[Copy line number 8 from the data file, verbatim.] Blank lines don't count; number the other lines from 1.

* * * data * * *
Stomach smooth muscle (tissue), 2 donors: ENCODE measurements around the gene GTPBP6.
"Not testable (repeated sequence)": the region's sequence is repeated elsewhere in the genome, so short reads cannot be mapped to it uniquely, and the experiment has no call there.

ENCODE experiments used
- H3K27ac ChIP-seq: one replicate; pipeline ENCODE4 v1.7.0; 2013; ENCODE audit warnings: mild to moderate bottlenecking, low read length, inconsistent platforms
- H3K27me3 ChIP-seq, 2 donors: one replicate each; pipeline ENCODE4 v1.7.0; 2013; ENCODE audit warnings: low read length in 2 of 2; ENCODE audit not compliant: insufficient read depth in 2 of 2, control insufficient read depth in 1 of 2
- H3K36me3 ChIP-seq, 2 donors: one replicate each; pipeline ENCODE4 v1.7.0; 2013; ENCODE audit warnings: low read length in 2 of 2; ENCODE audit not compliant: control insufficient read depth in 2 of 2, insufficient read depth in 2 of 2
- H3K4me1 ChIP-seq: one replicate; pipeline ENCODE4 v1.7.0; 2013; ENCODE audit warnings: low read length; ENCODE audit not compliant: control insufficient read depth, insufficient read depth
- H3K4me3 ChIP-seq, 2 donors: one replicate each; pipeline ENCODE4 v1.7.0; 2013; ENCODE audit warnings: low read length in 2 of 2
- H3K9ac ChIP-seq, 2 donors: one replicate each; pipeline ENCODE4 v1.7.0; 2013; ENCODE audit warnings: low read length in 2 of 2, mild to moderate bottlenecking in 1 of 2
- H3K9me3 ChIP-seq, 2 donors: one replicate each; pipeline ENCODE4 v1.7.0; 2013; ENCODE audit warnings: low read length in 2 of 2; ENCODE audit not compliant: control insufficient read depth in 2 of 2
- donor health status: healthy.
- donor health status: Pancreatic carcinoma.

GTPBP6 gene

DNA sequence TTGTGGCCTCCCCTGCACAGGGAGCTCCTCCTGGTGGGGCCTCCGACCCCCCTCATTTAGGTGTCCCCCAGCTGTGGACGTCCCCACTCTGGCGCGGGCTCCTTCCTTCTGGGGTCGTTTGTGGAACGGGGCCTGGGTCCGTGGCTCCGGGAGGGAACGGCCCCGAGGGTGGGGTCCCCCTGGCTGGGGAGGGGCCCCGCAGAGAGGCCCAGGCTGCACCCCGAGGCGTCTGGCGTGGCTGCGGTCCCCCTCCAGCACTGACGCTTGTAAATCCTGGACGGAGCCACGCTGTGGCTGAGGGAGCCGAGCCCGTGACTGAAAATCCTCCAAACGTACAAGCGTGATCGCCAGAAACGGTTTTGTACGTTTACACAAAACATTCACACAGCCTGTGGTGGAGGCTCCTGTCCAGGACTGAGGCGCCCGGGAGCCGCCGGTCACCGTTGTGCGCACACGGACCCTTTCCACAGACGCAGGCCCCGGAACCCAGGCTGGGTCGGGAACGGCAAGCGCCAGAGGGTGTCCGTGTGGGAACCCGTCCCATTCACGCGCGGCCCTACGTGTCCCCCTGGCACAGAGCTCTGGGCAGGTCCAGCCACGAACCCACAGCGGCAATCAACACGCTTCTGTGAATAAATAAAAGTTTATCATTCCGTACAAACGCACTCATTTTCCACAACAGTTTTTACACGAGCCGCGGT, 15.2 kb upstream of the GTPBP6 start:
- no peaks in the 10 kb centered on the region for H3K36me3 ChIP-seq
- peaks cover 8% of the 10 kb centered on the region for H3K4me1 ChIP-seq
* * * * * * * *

- H3K4me3 ChIP-seq, 2 donors: one replicate each; pipeline ENCODE4 v1.7.0; 2013; ENCODE audit warnings: low read length in 2 of 2